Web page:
## 7.2 Matrix Indexing

Matrices are incredibly useful in data analysis, but the primary reason we are talking about them now is to get you used to working in two dimensions. Let’s practice sub-setting with matrices.

We use the sub-setting operator [ to pick out parts of a matrix. For example, in order to get the element in the second row and third column of numbersMat, ask for:

numbersMat[2,3]
## [1] 14

The row and column numbers are called indices.

If we want the entire second row, then we could ask for:

numbersMat[2,1:4]
##  A  B  C  D
##  2  8 14 20

The result is a one-dimensional vector consisting of the elements in the second row of numbersMat. It inherits as its names the column names of numbersMat.

Actually, if you want the entire row you don’t have to specify which columns you want. Just leave the spot after the comma empty, like this:

numbersMat[2, ]
##  A  B  C  D
##  2  8 14 20

What if you want some items on the second row, but only the items in columns 1, 2 and 4? Then frame your request in terms of a vector of column-indices:

numbersMat[2, c(1, 2, 4)]
##  A  B  D
##  2  8 20

You can specify a vector of row-indices along with a vector of column-indices, if you like:

numbersMat[1:2, 1:3]
##   A B  C
## a 1 7 13
## b 2 8 14

If the vector has row or column names then you may use them in place of indices to make a selection:

numbersMat[, c("B", "D")]
##    B  D
## a  7 19
## b  8 20
## c  9 21
## d 10 22
## e 11 23
## f 12 24

You can use sub-setting to change the values of the elements of a matrix

numbersMat[2,3] <- 0
numbersMat
##   A  B  C  D
## a 1  7 13 19
## b 2  8  0 20
## c 3  9 15 21
## d 4 10 16 22
## e 5 11 17 23
## f 6 12 18 24

You can assign a value to an entire row:

numbersMat[2,] <- 0
numbersMat
##   A  B  C  D
## a 1  7 13 19
## b 0  0  0  0
## c 3  9 15 21
## d 4 10 16 22
## e 5 11 17 23
## f 6 12 18 24

In the code above, the 0 was “recycled” into each of the four elements of the second row

You can assign the elements of a vector to corresponding selected elements of a matrix:

numbersMat[2,] <- c(100, 200, 300, 400)
numbersMat
##     A   B   C   D
## a   1   7  13  19
## b 100 200 300 400
## c   3   9  15  21
## d   4  10  16  22
## e   5  11  17  23
## f   6  12  18  24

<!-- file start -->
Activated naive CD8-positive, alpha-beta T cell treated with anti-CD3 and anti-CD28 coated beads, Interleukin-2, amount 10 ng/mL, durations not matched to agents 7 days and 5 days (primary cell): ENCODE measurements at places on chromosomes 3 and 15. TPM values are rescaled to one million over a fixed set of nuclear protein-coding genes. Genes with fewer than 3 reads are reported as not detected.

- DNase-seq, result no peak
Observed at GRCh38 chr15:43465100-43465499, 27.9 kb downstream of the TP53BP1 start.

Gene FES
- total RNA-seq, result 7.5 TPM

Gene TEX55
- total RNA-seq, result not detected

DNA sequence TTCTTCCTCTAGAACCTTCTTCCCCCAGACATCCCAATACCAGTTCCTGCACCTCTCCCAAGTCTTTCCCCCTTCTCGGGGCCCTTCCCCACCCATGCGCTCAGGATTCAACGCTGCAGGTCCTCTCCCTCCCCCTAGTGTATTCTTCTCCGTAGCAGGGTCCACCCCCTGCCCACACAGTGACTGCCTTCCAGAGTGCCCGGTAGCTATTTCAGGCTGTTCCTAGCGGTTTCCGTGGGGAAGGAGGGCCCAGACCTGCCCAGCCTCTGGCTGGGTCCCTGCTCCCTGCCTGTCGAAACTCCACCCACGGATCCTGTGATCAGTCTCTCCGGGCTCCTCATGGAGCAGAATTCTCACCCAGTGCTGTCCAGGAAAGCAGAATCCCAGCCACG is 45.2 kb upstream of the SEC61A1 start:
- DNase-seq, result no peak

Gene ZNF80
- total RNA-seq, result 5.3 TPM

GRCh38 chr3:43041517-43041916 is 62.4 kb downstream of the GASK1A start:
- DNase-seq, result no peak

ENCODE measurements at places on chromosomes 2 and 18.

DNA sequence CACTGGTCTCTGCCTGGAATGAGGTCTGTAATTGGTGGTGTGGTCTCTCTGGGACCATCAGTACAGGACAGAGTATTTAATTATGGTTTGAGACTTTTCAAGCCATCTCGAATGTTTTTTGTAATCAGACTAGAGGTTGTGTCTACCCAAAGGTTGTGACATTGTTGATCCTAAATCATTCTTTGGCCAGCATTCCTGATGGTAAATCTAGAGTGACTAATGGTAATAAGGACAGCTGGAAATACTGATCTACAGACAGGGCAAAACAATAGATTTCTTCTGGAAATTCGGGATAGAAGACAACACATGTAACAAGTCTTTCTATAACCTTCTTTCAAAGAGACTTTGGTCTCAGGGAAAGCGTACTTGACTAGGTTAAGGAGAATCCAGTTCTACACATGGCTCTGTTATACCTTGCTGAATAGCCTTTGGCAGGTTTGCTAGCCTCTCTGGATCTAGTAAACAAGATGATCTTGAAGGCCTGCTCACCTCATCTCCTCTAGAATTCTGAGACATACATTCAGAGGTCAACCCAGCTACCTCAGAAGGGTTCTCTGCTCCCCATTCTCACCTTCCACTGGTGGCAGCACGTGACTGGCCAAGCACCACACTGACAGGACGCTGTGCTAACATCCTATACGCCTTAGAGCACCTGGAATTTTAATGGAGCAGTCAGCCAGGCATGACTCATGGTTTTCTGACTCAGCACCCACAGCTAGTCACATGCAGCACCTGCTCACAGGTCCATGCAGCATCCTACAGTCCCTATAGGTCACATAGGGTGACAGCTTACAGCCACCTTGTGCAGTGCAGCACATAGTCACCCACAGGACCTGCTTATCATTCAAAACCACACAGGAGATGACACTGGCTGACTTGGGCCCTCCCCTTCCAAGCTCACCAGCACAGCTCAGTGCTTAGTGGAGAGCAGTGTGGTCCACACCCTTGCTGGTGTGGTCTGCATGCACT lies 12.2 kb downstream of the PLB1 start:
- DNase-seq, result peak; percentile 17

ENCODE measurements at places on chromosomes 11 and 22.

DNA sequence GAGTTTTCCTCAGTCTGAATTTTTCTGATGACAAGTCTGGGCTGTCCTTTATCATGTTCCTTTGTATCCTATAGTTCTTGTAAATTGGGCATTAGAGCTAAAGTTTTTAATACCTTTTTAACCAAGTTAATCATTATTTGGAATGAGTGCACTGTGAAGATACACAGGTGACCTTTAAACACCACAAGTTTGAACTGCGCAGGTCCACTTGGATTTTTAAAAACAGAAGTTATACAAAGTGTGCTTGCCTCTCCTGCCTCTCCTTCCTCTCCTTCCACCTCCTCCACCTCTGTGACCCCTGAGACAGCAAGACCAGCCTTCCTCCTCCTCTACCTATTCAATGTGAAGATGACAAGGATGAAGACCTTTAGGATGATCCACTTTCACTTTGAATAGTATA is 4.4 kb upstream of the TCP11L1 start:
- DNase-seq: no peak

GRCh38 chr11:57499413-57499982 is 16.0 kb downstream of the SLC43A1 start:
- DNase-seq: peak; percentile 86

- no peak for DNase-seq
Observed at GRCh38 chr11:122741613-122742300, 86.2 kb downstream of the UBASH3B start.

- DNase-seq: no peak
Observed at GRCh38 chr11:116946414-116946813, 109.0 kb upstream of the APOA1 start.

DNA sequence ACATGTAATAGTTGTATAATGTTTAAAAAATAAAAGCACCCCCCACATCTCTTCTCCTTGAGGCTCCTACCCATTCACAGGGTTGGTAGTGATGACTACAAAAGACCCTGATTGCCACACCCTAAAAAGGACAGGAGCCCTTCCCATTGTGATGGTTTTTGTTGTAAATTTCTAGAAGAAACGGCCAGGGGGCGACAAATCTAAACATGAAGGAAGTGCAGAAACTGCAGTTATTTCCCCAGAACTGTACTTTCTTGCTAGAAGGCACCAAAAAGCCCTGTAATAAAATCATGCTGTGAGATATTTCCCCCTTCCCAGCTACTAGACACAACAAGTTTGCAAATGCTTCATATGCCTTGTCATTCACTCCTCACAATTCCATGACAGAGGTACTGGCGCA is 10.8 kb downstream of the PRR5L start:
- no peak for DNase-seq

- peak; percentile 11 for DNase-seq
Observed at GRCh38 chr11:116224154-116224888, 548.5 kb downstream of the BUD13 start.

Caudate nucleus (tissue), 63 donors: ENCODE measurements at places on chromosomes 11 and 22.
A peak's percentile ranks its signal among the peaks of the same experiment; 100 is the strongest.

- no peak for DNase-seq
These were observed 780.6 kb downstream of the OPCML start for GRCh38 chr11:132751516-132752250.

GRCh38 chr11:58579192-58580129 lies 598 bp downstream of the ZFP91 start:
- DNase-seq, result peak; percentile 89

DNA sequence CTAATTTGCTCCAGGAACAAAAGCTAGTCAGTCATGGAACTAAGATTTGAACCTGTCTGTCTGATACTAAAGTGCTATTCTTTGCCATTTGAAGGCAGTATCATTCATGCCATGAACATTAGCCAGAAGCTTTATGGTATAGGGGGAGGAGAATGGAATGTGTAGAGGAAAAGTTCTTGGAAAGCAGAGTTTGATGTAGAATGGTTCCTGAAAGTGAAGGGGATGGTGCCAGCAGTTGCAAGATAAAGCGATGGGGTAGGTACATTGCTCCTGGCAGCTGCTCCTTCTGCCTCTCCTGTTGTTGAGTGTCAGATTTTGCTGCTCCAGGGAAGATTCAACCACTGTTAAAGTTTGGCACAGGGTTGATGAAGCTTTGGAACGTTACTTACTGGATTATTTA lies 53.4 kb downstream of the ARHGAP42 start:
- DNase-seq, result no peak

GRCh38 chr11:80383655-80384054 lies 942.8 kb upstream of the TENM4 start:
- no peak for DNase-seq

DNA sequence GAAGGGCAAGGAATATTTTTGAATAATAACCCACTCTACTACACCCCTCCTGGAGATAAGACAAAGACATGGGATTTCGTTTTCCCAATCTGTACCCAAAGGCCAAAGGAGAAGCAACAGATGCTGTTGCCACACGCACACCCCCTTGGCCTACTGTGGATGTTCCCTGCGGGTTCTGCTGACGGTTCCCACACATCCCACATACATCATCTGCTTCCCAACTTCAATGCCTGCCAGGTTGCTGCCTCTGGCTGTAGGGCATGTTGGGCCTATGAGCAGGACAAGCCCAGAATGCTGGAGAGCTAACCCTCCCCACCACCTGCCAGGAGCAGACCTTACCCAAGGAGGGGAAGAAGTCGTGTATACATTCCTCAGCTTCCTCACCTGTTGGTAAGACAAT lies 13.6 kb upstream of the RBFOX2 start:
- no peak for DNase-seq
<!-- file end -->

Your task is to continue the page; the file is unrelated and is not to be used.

### 7.2.1 To Drop or Not?

Note that when we ask for a single row of numbersMat we got a regular one-dimensional vector:

numbersMat[3, ]
##  A  B  C  D
##  3  9 15 21

The same things happens if we ask for a single column:

numbersMat[ , 2]
##   a   b   c   d   e   f
##   7 200   9  10  11  12

We get the second column of numbersMat, but as a regular vector. It’s not a “column” anymore. (Note that it inherits the row names from numbersMat.)

When a subset of a matrix comes from only one row or column, R takes the opportunity to “drop” the class of the subset from “matrix” to “vector.” If you would like the subset to stay a vector, set the drop parameter, which by default is TRUE, to FALSE. Thus the second column of numbersMat, kept as a matrix with six rows and one column, is found as follows:

numbersMat[ , 2, drop = FALSE]
##     B
## a   7
## b 200
## c   9
## d  10
## e  11
## f  12

In most applications people want the simpler vector structure, so they usually leave drop at its default value.

### 7.2.2 Practice Exercises

In these exercises we’ll work with the following matrix:

numbers <- 1:40
practiceMatrix <- matrix(numbers, nrow = 4)
rownames(practiceMatrix) <- letters[1:4]
colnames(practiceMatrix) <- LETTERS[1:10]
practiceMatrix
##   A B  C  D  E  F  G  H  I  J
## a 1 5  9 13 17 21 25 29 33 37
## b 2 6 10 14 18 22 26 30 34 38
## c 3 7 11 15 19 23 27 31 35 39
## d 4 8 12 16 20 24 28 32 36 40
1. Write two different one-line commands to get this matrix:

##   B  C  D  E
## a 5  9 13 17
## c 7 11 15 19
2. Write a one-line command to get this matrix:

##   A  C  E  G  I
## a 1  9 17 25 33
## b 2 10 18 26 34
## c 3 11 19 27 35
## d 4 12 20 28 36
3. Write a one-line command to get this vector:

## a b c d
## 1 2 3 4
4. Write a one-line command to get this vector:

##  A  B  C  D  E  F  G  H  I  J
##  2  6 10 14 18 22 26 30 34 38
5. Write a one-line command to get this matrix:

##   A
## a 1
## b 2
## c 3
## d 4
6. Write a convenient one-line command to get this matrix:

##   A B  C  D  E  F  G  H  I
## a 1 5  9 13 17 21 25 29 33
## b 2 6 10 14 18 22 26 30 34
## c 3 7 11 15 19 23 27 31 35
## d 4 8 12 16 20 24 28 32 36
7. Write a convenient one-line command to get this matrix:

##   A  C  D  E  F  G  H  I
## a 1  9 13 17 21 25 29 33
## b 2 10 14 18 22 26 30 34
## c 3 11 15 19 23 27 31 35
## d 4 12 16 20 24 28 32 36
8. Write a function called myRowSums() that will find the sums of the rows of any given matrix. The function should use a for-loop (see the Chapter on Flow Control). The function should take a single parameter called mat, the matrix whose rows the user wishes to sum. It should work like this:

myMatrix <- matrix(1:24, ncol = 6)
myRowSums(mat = myMatrix)
## [1] 66 72 78 84

### 7.2.3 Solutions to Practice Exercises

1. Here are two ways:

practiceMatrix[c(1,3), 2:5]
practiceMatrix[c("a","c"), 2:5]
2. Here’s one way:

practiceMatrix[ , seq(1, 9, by = 2)]
3. Here’s one way:

practiceMatrix[ , 1]
4. Here’s one way:

practiceMatrix[2, ]
5. Here’s one way:

practiceMatrix[ , 1, drop = FALSE]
6. Here’s one way:

practiceMatrix[ , -10]
7. Here’s one way:

practiceMatrix[ , -c(2, 10)]
8. Here is one way to write the function:

myRowSums <- function(mat) {
n <- nrow(mat)
sums <- numeric(n)
for (i in 1:n) {
sums[i] <- sum(mat[i, ])
}
sums
}